06•01769 Government policy and the development of electric vehicles in Japan Ahman, M. Energy Policy, 2006, 34, (4), 433 443. The aim of this paper is to analyse the role that the Japanese Government has played in the development of alternatives to conventional vehicles, the effect of government programmes, and the importance of technical flexibility in government support schemes. The focus is on battery-powered electric vehicles (BPEVs), hybrid electric vehicles (HEVs), and fuel cell electric vehicles. The effects of government policy and the process of innovation are analysed from a systems approach drawing on the literature regarding technical change and innovation. The whole chain of government support, including the context in which these different policies have been implemented since the early 1970s, is studied. The Japanese Government has adopted a comprehensive strategy including R&D, demonstration programmes and market support guided by long-term strategic plans. The role of the Government has been that of a conductor in the development process supplying both R&D support and artificially created niche markets, and easing the way for targeted technologies by means of legislation and standards. Despite this, the targeted technology (the BPEV) has not been established on the market. However, the recent market success of the H E V can partly be attributed to the government support of the BPEV technology. The enabling component, the electric drivetrain, was developed for automotive use within the BPEV programmes offered by the MITI. This technology was later utilized in the HEV. The history of BPEVs in Japan demonstrates that "picking winners' in government policy is not easy. Despite a sustained and ambitious policy by the MITI, the development of alternative vehicles never unfolded according to plan. The success factors for policy seem more related to technology specific features than the particular policy style. The conclusion is that flexibility, adaptability and cooperation in terms of technical choice is necessary in policy. This increases the chances of a technology surviving the long journey from idea to competitive technology. Another conclusion is that market support, even in the early phases of development, is an important complement to R&D for gaining experience and building markets.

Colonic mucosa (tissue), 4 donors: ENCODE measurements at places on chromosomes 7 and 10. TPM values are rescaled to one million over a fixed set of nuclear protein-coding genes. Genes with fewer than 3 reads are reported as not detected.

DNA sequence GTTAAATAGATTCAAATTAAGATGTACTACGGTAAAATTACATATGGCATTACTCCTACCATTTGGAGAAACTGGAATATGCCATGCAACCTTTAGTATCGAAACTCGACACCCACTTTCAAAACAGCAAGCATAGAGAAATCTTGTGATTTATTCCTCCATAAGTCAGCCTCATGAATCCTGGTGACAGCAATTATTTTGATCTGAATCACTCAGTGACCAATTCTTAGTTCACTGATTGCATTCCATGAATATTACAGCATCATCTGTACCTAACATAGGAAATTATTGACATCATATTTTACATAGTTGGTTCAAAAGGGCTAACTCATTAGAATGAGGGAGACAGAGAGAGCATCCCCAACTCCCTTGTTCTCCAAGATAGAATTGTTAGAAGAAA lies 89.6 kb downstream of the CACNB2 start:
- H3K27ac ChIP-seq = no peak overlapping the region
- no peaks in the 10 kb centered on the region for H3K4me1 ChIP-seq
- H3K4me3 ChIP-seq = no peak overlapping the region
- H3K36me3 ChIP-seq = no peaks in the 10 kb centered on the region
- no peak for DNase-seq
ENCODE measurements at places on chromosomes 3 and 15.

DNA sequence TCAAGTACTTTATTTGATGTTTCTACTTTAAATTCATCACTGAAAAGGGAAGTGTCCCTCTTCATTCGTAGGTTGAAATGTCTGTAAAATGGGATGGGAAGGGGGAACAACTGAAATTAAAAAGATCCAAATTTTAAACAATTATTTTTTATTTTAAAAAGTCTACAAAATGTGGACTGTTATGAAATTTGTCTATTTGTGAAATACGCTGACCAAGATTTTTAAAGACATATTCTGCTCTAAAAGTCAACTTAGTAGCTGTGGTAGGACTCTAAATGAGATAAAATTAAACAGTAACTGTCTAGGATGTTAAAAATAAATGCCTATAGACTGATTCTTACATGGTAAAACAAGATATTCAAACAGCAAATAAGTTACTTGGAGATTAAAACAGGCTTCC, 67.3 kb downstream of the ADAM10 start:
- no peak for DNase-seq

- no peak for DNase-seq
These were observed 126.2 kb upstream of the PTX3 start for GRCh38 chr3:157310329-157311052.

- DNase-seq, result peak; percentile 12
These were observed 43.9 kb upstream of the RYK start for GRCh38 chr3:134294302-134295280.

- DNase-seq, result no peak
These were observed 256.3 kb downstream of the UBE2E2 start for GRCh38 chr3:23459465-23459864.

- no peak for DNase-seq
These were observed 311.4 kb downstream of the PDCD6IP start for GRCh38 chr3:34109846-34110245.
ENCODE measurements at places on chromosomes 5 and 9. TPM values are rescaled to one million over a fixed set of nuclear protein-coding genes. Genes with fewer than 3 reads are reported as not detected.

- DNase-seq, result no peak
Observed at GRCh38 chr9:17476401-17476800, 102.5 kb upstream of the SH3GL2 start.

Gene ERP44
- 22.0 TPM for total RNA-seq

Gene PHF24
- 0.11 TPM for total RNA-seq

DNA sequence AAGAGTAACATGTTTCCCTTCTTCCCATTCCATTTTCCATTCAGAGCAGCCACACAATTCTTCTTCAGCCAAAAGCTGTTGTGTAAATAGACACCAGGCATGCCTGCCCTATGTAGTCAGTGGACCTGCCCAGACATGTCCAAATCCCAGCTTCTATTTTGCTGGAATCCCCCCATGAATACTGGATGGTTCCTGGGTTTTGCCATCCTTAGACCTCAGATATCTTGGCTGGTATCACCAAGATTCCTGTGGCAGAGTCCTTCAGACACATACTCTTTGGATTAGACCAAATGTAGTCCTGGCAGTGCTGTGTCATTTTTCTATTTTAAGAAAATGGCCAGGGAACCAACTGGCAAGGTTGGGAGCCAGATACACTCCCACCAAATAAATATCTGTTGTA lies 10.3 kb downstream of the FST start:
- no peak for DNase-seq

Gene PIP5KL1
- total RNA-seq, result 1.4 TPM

06/01770 Performance analysis of a tubular solid oxide fuel cell/micro gas turbine hybrid power system based on a quasi-two dimensional model Song, T. W. et al. Journal of Power Sources, 2005, 142, (1 2), 30-42. A quasi-two dimensional (quasi-2D) model is proposed as a tool to predict the performance of solid oxide fuel cell (SOFC) system composed of bundles of tubular SOFCs and internal reformers. The model is developed by considering heat and mass transfer character-